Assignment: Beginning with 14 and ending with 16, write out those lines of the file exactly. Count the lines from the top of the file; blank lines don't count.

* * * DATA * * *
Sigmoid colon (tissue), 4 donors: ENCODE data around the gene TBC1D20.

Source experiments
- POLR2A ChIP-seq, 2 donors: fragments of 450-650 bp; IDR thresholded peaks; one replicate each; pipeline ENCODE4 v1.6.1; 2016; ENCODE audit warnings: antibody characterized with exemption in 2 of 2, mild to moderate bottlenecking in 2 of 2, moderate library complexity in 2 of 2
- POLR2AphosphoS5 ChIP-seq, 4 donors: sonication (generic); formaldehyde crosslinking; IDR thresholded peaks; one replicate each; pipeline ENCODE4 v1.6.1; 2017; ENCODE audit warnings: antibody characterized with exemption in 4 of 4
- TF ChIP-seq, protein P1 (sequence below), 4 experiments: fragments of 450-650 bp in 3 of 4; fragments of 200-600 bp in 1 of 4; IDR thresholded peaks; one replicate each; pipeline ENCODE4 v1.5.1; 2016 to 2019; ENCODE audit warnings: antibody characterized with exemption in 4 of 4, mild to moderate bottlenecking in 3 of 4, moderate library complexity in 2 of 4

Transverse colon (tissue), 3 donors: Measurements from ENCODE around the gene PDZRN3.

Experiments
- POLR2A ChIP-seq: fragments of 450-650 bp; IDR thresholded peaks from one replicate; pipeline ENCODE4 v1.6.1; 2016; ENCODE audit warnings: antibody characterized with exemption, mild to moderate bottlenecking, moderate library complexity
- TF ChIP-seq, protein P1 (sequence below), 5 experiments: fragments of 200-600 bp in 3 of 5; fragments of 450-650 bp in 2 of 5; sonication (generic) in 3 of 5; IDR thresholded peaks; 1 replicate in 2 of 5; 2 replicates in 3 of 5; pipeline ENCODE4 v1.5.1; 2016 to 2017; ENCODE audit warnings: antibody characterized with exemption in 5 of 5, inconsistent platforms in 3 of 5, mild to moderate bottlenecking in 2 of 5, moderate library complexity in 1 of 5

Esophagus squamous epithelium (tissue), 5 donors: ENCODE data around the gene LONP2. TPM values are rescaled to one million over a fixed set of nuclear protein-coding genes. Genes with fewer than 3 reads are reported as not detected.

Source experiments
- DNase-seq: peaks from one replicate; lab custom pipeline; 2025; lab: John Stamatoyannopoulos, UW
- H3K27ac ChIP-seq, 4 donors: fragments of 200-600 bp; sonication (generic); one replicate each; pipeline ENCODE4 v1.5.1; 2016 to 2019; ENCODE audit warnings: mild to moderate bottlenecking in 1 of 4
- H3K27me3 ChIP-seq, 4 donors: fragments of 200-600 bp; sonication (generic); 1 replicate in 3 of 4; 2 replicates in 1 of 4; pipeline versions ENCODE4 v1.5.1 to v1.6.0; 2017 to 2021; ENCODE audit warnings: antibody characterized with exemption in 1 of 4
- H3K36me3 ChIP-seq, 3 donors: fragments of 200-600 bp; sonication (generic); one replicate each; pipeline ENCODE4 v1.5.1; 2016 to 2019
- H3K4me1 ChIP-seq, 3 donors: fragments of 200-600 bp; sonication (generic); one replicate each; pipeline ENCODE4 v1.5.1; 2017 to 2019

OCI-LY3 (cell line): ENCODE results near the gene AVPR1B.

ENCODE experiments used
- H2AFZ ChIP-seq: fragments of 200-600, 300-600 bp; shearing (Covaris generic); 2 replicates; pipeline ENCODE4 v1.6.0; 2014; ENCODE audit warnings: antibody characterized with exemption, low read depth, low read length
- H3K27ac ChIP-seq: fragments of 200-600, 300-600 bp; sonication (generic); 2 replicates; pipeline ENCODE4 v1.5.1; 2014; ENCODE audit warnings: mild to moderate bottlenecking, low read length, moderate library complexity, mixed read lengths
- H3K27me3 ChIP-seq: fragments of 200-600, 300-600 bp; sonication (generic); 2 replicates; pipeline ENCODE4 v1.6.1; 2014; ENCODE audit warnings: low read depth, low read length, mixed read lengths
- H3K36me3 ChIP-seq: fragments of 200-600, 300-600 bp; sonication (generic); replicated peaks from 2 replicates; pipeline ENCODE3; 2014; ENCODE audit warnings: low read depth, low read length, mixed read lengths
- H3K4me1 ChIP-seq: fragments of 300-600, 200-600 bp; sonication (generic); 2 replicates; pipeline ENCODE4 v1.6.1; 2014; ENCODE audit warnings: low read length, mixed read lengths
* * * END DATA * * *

- H3K27me3 ChIP-seq, 4 donors: fragments of 200-600 bp; sonication (generic); 1 replicate in 3 of 4; 2 replicates in 1 of 4; pipeline versions ENCODE4 v1.5.1 to v1.6.0; 2017 to 2021; ENCODE audit warnings: antibody characterized with exemption in 1 of 4
- H3K36me3 ChIP-seq, 3 donors: fragments of 200-600 bp; sonication (generic); one replicate each; pipeline ENCODE4 v1.5.1; 2016 to 2019
- H3K4me1 ChIP-seq, 3 donors: fragments of 200-600 bp; sonication (generic); one replicate each; pipeline ENCODE4 v1.5.1; 2017 to 2019